IEX trading started a trend. Brad Katsuyama saw a difference between his expectations as a trader, and what he saw at the screen of his computer. There was another timescale he was not conscious about. He started a process to reconcile those expectations and what he saw. At the end, he discovered human agents using code, and electronics to legally take his money away. Mike Lewis just published a book about the experience. It is called Flash Boys a Wall Street Revolt. This shows how greed can affect capitalism, both positively and negatively. But more important is the question: What next?
One can ask if Marx is still relevant?
The recent US presidential elections, with their rhetoric of the "1%" and the "47%" (the proportion of the population Mitt Romney claimed didn't pay taxes) are a good example, as is the debate about austerity politics in the UK and in the EU, phrased in terms of government debt, although really about which social groups will bear the costs of economic restructuring.
In 1867 Karl Marx published Das Kapital.
In Capital: Critique of Political Economy (1867), Karl Marx proposes that the motivating force of capitalism is in the exploitation of labour, whose unpaid work is the ultimate source of profit and surplus value. The employer can claim right to the profits (new output value), because he or she owns the productive capital assets (means of production), which are legally protected by the capitalist state through property rights. In producing capital (money) rather than commodities (goods and services), the workers continually reproduce the economic conditions by which they labour. Capital proposes an explanation of the "laws of motion" of the capitalist economic system, from its origins throughout its future, by describing the dynamics of the accumulation of capital, the growth of wage labour, the transformation of the workplace, the concentration of capital, commercial competition, the banking system, the decline of the profit rate, land-rents, et cetera.
The debate is current, as one can read in the new book by Thomas Piketty: Capital in the Twenty First Century.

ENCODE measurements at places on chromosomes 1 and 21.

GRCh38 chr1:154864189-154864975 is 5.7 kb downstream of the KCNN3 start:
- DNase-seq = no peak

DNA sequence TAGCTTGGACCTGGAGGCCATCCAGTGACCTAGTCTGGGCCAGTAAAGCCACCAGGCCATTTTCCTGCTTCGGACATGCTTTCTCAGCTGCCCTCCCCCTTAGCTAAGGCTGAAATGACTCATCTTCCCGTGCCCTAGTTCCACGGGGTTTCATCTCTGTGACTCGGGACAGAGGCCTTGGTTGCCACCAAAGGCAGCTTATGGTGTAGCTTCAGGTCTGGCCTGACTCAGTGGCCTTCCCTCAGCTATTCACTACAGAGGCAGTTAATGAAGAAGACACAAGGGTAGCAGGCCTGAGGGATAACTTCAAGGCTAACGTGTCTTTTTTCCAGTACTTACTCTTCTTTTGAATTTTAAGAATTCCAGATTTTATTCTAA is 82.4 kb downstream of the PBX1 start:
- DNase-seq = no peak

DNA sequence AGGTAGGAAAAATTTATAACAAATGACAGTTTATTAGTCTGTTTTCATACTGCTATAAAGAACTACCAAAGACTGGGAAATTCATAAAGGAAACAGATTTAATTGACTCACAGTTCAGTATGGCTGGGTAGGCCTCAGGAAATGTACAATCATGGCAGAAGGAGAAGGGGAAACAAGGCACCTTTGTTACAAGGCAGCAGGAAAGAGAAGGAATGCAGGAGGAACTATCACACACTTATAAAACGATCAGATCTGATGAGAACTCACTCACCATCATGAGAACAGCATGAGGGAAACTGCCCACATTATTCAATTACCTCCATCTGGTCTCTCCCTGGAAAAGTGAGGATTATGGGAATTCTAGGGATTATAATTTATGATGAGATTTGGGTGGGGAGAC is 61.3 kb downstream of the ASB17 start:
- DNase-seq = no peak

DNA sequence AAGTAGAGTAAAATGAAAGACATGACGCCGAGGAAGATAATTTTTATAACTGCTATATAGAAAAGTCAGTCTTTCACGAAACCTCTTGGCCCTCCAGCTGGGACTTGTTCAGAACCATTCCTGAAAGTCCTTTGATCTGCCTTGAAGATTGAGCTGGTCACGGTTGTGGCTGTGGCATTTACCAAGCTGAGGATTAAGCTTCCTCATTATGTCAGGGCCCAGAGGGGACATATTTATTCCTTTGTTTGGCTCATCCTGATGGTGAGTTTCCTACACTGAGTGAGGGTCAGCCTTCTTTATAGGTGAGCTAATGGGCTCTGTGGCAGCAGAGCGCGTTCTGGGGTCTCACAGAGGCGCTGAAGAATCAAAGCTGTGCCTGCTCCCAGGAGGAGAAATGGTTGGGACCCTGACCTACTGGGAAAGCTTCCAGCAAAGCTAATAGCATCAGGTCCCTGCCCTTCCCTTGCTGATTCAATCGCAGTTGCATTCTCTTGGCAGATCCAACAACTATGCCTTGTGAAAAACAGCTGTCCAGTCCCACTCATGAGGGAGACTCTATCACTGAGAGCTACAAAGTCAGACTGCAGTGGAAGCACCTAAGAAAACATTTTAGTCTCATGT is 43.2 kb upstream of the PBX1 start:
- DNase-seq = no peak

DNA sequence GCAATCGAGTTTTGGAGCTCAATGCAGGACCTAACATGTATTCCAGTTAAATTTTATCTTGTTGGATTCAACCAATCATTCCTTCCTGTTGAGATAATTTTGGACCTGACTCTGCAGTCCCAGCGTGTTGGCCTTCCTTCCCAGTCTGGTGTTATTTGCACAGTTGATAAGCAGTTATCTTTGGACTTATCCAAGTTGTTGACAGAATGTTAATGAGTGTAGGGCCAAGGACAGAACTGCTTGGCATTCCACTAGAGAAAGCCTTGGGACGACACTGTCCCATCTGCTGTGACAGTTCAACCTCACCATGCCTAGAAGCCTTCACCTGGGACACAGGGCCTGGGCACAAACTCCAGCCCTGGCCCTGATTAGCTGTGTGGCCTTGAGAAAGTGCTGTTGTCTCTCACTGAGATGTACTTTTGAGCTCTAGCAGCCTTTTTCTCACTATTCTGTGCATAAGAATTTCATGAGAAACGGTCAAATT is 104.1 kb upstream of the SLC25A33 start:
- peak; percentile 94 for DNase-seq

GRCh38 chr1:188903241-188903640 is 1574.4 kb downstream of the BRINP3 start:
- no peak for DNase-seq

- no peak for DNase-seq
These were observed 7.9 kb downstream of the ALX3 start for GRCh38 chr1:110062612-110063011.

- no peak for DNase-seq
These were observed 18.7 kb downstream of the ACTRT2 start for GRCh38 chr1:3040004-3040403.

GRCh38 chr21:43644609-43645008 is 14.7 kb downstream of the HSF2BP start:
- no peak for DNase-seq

One main difference, illustrated in Lewis’s book is that Engines have changed nature: In the eighteenth century they were steam powered, and now they are information powered. To apply Marx’s, or similar ideas, to the current world, we need a Theory of Information, to take the place of Thermodynamics. It is important to state that Entropy is a connecting concept.
The idea of "irreversibility" is central to the understanding of entropy. Everyone has an intuitive understanding of irreversibility (a dissipative process) - if one watches a movie of everyday life running forward and one of it running in reverse, it is easy to distinguish between the two. The movie running in reverse shows impossible things happening - water jumping out of a glass into a pitcher above it, smoke going down a chimney, water "unmelting" to form ice in a warm room, crashed cars reassembling themselves, and so on. The intuitive meaning of expressions such as "don't cry over spilled milk" or "you can't take the cream out of the coffee" is that these are irreversible processes. There is a direction in time by which spilled milk does not go back into the glass.
Claude Shannon, started the theory working at Bell Labs in New Jersey. It is interesting that New Jersey, is the current battleground of the story told by Mike Lewis. Here I give the theory to the extent I understand it.
Irreversibility describes the complex world we experience. The one Brad Katsuyama worked to understand, so he could start his company: Investors Exchange. In both cases capitalism went to a change of state. One was defined, by the multiplication of muscle power which steam engines produced then, and the other, by the multiplication of brain power which information engines produce now.